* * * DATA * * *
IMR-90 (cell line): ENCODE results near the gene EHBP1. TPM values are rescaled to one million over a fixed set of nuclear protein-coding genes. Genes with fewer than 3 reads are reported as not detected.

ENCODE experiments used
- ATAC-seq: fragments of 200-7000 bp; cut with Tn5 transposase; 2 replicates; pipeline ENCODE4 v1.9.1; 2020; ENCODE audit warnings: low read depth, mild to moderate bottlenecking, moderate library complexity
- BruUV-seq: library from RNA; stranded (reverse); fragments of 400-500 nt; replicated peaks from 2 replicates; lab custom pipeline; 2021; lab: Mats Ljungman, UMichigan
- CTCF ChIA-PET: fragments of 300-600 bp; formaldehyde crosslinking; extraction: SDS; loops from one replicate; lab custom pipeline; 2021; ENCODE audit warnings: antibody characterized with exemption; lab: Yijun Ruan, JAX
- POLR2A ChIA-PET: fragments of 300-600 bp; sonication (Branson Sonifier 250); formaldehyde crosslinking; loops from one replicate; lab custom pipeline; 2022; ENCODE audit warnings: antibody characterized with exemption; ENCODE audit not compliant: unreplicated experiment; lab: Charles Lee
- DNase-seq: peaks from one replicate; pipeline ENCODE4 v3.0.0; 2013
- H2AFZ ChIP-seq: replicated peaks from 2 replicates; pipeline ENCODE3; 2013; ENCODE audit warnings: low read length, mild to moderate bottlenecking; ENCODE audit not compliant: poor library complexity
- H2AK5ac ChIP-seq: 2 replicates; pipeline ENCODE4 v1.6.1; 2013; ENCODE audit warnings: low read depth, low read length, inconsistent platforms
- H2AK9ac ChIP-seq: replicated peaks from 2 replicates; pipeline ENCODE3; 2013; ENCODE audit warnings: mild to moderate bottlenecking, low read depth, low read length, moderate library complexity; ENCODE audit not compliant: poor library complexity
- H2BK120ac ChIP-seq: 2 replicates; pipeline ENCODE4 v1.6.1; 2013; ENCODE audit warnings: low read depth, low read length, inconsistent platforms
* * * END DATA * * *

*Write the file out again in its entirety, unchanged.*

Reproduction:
IMR-90 (cell line): ENCODE results near the gene EHBP1. TPM values are rescaled to one million over a fixed set of nuclear protein-coding genes. Genes with fewer than 3 reads are reported as not detected.

ENCODE experiments used
- ATAC-seq: fragments of 200-7000 bp; cut with Tn5 transposase; 2 replicates; pipeline ENCODE4 v1.9.1; 2020; ENCODE audit warnings: low read depth, mild to moderate bottlenecking, moderate library complexity
- BruUV-seq: library from RNA; stranded (reverse); fragments of 400-500 nt; replicated peaks from 2 replicates; lab custom pipeline; 2021; lab: Mats Ljungman, UMichigan
- CTCF ChIA-PET: fragments of 300-600 bp; formaldehyde crosslinking; extraction: SDS; loops from one replicate; lab custom pipeline; 2021; ENCODE audit warnings: antibody characterized with exemption; lab: Yijun Ruan, JAX
- POLR2A ChIA-PET: fragments of 300-600 bp; sonication (Branson Sonifier 250); formaldehyde crosslinking; loops from one replicate; lab custom pipeline; 2022; ENCODE audit warnings: antibody characterized with exemption; ENCODE audit not compliant: unreplicated experiment; lab: Charles Lee
- DNase-seq: peaks from one replicate; pipeline ENCODE4 v3.0.0; 2013
- H2AFZ ChIP-seq: replicated peaks from 2 replicates; pipeline ENCODE3; 2013; ENCODE audit warnings: low read length, mild to moderate bottlenecking; ENCODE audit not compliant: poor library complexity
- H2AK5ac ChIP-seq: 2 replicates; pipeline ENCODE4 v1.6.1; 2013; ENCODE audit warnings: low read depth, low read length, inconsistent platforms
- H2AK9ac ChIP-seq: replicated peaks from 2 replicates; pipeline ENCODE3; 2013; ENCODE audit warnings: mild to moderate bottlenecking, low read depth, low read length, moderate library complexity; ENCODE audit not compliant: poor library complexity
- H2BK120ac ChIP-seq: 2 replicates; pipeline ENCODE4 v1.6.1; 2013; ENCODE audit warnings: low read depth, low read length, inconsistent platforms